encouraged the idea of a support group, a Youth centre or dedicated after
school/holiday programs...This would enable grandparents to enjoy some respite
and thus make for a more sustainable care arrangement[.]
Education support and information
Many participants called for grandparents raising grandchildren to
receive assistance in helping grandchildren with their educational needs. In
this regard, several submitters and witnesses identified challenges
attributable to generational issues (for example, modern curricula and
as well as information and communication technologies (ICT)).
One grandchild stated, for example:
Because our grandparents were taught a lot of different
things. Like I would ask for help in maths and they don't know half the stuff
I'm doing...Just having to deal with issues that go on in schools, it's a lot
different to back in their day.
In relation to ICT, the AHRC provided the following illustration of
grandparents' limited experience in online communications:
While internet usage is increasing for older people, less
than half of over 65s are online, with merely 37 per cent going online in
2010-11. That leaves a total of 1,790,000 Australians over 65 who are not
online. In comparison, in June 2010, young people aged 14 -17 years old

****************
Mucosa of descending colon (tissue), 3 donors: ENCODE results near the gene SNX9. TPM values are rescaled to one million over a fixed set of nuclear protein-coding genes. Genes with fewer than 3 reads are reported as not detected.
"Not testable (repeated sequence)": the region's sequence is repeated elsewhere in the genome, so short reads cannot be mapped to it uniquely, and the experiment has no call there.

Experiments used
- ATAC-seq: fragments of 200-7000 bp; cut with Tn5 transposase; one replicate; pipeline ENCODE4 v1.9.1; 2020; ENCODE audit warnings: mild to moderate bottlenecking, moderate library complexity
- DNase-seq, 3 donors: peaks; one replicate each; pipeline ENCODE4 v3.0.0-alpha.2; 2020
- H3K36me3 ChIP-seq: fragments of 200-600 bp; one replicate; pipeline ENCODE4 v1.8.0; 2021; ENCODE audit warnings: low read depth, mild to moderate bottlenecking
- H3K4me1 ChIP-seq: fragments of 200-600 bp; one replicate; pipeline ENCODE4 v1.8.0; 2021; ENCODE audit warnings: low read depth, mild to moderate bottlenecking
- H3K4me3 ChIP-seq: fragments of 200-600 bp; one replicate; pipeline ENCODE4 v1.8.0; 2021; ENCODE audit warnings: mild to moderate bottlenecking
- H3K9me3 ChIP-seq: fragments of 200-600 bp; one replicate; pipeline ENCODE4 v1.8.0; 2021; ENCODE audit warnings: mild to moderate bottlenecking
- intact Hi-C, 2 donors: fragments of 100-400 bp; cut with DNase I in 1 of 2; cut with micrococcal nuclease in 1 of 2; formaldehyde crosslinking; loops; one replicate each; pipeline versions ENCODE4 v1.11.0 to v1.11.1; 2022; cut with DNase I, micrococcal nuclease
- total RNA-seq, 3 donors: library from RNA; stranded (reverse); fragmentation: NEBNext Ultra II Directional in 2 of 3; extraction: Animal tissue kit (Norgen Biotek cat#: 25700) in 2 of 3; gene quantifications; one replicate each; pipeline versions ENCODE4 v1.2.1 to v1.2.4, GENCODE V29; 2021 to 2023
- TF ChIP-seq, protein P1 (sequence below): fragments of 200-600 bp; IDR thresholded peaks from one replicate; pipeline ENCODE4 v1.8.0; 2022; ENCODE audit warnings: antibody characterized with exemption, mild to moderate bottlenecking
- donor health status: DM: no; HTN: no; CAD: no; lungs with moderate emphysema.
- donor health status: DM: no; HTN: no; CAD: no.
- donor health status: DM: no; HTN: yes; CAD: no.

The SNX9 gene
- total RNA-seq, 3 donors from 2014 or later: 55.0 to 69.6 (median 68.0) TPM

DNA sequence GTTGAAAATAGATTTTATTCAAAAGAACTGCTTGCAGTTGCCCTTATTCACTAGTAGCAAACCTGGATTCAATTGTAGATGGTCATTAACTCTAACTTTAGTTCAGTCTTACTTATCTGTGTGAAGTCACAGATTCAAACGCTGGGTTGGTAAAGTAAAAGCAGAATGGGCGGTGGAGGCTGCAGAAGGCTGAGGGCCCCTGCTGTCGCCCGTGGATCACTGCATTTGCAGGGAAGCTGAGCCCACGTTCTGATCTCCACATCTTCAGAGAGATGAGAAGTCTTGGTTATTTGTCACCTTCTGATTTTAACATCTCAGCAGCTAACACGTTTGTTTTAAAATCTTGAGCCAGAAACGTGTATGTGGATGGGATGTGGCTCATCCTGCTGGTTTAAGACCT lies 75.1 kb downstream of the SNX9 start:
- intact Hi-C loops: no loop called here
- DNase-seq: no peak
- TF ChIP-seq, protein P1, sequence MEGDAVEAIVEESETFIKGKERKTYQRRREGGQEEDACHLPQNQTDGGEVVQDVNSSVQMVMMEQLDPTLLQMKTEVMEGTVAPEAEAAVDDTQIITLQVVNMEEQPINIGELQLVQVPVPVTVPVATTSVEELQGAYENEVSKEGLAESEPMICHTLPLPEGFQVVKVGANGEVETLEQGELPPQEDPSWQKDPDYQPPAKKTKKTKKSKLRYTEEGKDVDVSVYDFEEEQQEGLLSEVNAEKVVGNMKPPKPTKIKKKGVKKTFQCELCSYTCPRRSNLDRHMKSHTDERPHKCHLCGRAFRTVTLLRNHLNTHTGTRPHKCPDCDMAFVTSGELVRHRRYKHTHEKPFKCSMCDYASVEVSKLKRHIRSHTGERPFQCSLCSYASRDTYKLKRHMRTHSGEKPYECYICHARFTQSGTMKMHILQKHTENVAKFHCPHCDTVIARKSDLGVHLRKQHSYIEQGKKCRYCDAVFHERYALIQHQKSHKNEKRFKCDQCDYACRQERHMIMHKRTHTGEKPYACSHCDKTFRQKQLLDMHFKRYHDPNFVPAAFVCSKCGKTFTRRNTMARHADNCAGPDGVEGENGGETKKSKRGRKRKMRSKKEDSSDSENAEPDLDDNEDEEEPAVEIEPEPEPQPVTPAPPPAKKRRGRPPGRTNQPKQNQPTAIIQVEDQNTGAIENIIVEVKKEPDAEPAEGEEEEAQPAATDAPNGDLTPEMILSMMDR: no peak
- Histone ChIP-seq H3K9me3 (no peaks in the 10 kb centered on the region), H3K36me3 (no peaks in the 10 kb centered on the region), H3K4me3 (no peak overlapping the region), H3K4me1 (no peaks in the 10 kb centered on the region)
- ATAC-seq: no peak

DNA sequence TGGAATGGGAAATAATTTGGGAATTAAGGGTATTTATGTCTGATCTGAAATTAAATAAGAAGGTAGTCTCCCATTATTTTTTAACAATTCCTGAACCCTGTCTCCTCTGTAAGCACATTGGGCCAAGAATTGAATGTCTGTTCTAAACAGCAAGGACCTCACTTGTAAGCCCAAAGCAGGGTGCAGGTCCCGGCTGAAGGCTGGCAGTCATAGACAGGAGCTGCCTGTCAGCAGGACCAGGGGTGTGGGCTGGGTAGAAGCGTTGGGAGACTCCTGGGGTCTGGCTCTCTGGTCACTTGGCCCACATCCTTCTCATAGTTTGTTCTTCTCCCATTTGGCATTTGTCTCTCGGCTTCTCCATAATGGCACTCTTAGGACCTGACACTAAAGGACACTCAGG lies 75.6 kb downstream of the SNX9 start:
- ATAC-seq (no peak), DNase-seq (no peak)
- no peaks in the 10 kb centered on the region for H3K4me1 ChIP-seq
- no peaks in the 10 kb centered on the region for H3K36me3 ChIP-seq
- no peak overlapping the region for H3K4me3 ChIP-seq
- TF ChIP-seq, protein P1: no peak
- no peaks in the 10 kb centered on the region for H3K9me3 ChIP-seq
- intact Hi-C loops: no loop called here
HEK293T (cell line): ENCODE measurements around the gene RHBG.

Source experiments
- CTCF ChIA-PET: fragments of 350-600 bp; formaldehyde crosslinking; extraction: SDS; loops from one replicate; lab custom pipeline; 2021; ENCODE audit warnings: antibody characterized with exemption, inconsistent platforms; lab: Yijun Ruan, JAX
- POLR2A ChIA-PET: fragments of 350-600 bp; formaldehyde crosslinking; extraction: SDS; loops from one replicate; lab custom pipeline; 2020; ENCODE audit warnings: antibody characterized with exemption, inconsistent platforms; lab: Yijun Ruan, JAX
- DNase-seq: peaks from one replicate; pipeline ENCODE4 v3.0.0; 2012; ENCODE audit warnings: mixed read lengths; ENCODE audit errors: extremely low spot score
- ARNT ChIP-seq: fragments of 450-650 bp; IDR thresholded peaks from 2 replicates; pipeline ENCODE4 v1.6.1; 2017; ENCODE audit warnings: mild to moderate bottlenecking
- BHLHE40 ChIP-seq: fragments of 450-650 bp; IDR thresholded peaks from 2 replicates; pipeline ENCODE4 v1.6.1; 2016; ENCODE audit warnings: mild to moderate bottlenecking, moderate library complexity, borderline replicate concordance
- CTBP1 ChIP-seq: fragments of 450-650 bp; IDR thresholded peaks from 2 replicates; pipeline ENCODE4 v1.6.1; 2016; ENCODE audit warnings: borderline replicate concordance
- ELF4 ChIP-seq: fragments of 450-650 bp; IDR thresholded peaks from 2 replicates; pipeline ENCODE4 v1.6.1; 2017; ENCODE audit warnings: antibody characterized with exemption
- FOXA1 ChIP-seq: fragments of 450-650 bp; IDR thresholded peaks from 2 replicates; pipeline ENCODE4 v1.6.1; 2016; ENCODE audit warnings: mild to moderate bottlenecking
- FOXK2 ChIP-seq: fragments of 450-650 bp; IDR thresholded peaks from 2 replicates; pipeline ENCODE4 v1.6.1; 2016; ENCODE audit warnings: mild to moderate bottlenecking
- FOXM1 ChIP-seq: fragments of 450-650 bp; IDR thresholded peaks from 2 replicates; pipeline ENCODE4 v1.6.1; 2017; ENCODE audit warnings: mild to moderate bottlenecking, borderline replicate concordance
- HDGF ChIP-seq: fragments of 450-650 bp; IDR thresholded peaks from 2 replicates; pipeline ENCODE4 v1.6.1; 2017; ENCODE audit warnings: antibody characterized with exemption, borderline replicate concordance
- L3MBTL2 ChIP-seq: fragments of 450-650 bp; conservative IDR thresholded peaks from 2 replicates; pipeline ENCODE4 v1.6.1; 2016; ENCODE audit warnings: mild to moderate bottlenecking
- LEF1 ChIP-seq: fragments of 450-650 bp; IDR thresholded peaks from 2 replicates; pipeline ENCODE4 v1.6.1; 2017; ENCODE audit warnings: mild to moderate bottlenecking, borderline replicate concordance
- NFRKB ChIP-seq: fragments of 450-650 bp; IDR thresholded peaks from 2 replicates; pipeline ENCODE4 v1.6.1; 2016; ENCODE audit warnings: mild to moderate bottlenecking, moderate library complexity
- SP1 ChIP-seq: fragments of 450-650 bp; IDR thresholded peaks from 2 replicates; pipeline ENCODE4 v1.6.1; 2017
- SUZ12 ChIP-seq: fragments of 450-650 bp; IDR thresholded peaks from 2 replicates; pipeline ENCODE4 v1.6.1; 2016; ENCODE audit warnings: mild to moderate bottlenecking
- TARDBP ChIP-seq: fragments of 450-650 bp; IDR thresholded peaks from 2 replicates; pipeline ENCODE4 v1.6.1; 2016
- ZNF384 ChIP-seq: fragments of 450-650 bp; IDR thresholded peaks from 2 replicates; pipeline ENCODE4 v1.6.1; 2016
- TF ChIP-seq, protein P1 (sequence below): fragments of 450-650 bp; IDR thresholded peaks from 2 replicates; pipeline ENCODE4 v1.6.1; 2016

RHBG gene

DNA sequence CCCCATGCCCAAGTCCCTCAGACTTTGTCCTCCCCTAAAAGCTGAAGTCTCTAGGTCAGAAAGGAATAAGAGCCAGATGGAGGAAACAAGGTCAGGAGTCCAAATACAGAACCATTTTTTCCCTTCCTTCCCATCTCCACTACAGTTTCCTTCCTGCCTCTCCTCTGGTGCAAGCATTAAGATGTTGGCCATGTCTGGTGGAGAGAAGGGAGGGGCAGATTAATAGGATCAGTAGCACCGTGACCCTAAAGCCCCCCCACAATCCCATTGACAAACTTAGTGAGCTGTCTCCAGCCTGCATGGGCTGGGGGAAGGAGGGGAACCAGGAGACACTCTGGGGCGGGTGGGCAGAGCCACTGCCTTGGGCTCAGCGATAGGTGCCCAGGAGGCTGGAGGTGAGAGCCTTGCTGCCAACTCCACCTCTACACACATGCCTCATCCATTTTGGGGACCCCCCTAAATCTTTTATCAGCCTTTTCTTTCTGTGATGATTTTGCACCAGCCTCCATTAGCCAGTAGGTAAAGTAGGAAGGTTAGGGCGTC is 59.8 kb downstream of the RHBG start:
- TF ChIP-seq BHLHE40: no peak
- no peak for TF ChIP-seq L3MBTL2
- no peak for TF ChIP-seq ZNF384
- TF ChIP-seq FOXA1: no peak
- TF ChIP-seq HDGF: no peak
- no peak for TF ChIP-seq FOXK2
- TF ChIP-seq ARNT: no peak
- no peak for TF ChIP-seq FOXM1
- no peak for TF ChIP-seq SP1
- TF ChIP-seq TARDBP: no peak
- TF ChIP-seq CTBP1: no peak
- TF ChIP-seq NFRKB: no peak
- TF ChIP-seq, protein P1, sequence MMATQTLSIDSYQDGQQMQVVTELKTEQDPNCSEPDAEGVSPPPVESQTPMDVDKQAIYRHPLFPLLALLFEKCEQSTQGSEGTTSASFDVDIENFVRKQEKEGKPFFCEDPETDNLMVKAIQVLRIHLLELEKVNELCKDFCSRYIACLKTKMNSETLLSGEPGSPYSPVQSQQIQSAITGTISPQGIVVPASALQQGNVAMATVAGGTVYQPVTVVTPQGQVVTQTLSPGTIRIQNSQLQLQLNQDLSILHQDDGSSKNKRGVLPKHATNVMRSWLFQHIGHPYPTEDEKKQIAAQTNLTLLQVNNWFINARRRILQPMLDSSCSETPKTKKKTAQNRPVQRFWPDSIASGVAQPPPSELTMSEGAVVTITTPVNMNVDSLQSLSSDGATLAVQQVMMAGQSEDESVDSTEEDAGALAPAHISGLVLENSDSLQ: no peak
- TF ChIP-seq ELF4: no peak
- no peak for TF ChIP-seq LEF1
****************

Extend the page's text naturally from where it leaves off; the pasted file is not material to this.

had the highest rate of internet use in Australia with 91 per cent spending
time online every week.
At public hearings, community service providers highlighted also the
challenges associated with the circumstances leading to the care arrangement,
where grandchildren may be behind in their schooling, underperforming or
have learning difficulties. The Mirabel Foundation explained:
Many of the children that we see have fallen behind in their
schooling while living with their parents. Unfortunately, they are not eligible
for in-school support, because their IQ is above 70 per cent. In Victoria they
need to be seen as below that or assessed as below that to be eligible. These
children have absolutely the potential to succeed at school but have fallen
behind and unfortunately there is no support available to them. So access to tutoring,
homework help and support for the grandparents as well to be able to assist the
grandchildren would enable the children to live up to their full educational
potential and obviously broaden their options for their future.
Mr Brett Fahey from Mission Australia described an initiative conducted
in partnership with The Smith Family through the Grandparents Raising
Grandchildren program: the 'homework club'. Mr Fahey indicated that this
initiative is achieving positive results:
One of the grandchildren actually asked his teacher whether
he could have extra homework so that he had an excuse to come on the two
afternoons instead of just coming to one. This was a child that was two years
behind in schooling, who had never read a book, let alone a chapter book, and
is now doing those things with the help of the homework club.
Grandparents Victoria and Kinship Carers Victoria referred to their